An obturator hernia was initially described by Arnaud de Ronsil in 1724 and was first successfully repaired in 1851 by Henry Obre. It is an uncommon problem that occurs predominantly in elderly, debilitated women. Incidence rates vary widely throughout the world but range from 0.073% to 1.0% of all hernias and 0.2–1.6% of all cases of mechanical obstruction. It occurs through the obturator canal, which is approximately 2–3 cm long and 1 cm wide. Obturator hernias are much more common in elderly female and postpregnancy patients owing to the greater width of the pelvis, larger obturator canal, and increased laxity of the pelvic tissues. The condition has been nicknamed the “little old ladies hernia” as it affects this group due to atrophy and loss of the preperitoneal fat around the obturator vessels in the canal predisposing hernia formation. The hernia proceeds through the obturator foramen situated bilaterally in the anterolateral pelvic wall, inferior to the acetabulum. The obturator nerves and vessels pass through this tunnel, protected by extraperitoneal connective tissue and fat. Emaciation and advanced age cause the loss of this tissue as evidenced by most patients being in their seventh and eighth decades.
The symptoms are vague and are usually in the form of nausea and vomiting or other signs of bowel obstruction such as abdominal pain and a lack of bowel movement. The literature has shown that up to 80% of patients with obturator hernias usually have symptoms of bowel obstruction, which is often partial due to a high proportion exhibiting Richter's herniation of the bowel into the obturator canal. This tends to give rise to a clinical picture of intermittent bowel obstruction symptoms, which is an important factor to identify in the clinical history if an accurate diagnosis is to be made. Compression of the obturator nerve by the hernial sac produces the pathognomonic Howship-Romberg sign shown to be present in 15–50% of obturator hernia cases. This referred pain is relieved by flexion of the thigh and exacerbated by abduction, extension, and medial rotation. The loss of adductor reflex is due to compression of the obturator nerve and has been termed as Hannington-Kiff sign. These signs are often absent, as in our case or overlooked because of low index of suspicion. Abdominal radiography is most often nonspecific showing features of bowel obstruction as seen in our case.
Recent literature has shown that early diagnosis of an obturator hernia can be made with computed tomography (CT) scan of the abdomen and pelvis., However, an emphasis is also placed on the dangers of over-reliance on such imaging. Our case demonstrates that radiological and operative findings may not always correlate and that only intraoperatively can a truly accurate diagnosis be made. Despite this, the consensus from current published evidence is that CT of the pelvis and upper thigh is the most useful imaging tool when an obturator hernia is suspected clinically. CT imaging of bowel herniating through the obturator foramen and lying between the pectineus and obturator muscles is shown to be the best diagnostic clue. The management of an obturator hernia is surgical. However, few case reports of nonoperative management have also been described in the literature. Various surgical approaches have been described in the literature in the acute management of an obturator hernia. Abdominal, inguinal, retropubic, obturator, and laparoscopic approaches have all been described. The majority of published evidence favors the abdominal approach, utilizing a low midline incision. This method allows the surgeon to establish the diagnosis, avoid any obturator vessels, give better exposure of the obturator ring, and facilitate bowel resection, if necessary. Simple closure of the hernial defect, with interrupted sutures or placement of a synthetic mesh, are the preferred methods of herniorrhaphy as they are associated with the lowest complication.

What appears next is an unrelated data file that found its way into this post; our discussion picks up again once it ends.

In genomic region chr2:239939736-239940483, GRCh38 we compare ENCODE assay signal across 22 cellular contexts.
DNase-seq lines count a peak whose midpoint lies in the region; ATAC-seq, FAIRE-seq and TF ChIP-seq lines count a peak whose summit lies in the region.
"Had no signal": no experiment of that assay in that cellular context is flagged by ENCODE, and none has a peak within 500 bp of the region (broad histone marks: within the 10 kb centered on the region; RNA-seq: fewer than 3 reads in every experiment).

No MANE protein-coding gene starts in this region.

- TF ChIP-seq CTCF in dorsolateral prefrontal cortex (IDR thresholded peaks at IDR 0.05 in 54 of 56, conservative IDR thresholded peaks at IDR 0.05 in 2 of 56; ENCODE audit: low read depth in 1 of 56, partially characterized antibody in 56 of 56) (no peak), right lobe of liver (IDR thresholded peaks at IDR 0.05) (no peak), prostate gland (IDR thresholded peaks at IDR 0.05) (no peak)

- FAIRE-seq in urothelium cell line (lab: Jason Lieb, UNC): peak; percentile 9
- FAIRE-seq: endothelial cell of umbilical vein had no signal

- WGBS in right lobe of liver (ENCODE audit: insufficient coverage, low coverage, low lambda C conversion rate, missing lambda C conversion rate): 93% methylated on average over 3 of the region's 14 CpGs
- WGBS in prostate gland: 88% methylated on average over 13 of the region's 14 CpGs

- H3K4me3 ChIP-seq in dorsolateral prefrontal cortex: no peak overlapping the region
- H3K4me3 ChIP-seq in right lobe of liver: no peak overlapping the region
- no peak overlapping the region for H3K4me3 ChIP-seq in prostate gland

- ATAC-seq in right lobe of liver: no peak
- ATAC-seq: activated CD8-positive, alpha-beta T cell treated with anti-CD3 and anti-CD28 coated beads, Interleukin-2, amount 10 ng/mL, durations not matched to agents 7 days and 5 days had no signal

The literature on laparoscopic repair of obturator hernias is quite sparse, probably due to a combination of the rarity of these cases and the relatively recent emergence of laparoscopic hernia surgery. Both transabdominal and extra-peritoneal laparoscopic approaches have been described in the literature.,, Laparoscopic repair has been shown to produce less postoperative pain, fewer pulmonary complications, and shorter hospital stays in such cases. Given these results, and the fact that obturator hernias classically tend to occur in patients that have limited physiological reserve, an argument could be made for a shift in practice from open repairs toward laparoscopic repairs.
| Conclusion|| |
It should be kept in mind that an obturator hernia is a rare but significant cause of intestinal obstruction, especially in emaciated elderly women. Detailed history taking and physical examination provide diagnostic clue for suspected obturator hernia. CT scan is valuable to establish preoperative diagnosis. Early diagnosis and prompt surgical treatment are essential to reduce the morbidity and mortality.
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Conflicts of interest
There are no conflicts of interest.
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[Figure 1], [Figure 2], [Figure 3], [Figure 4]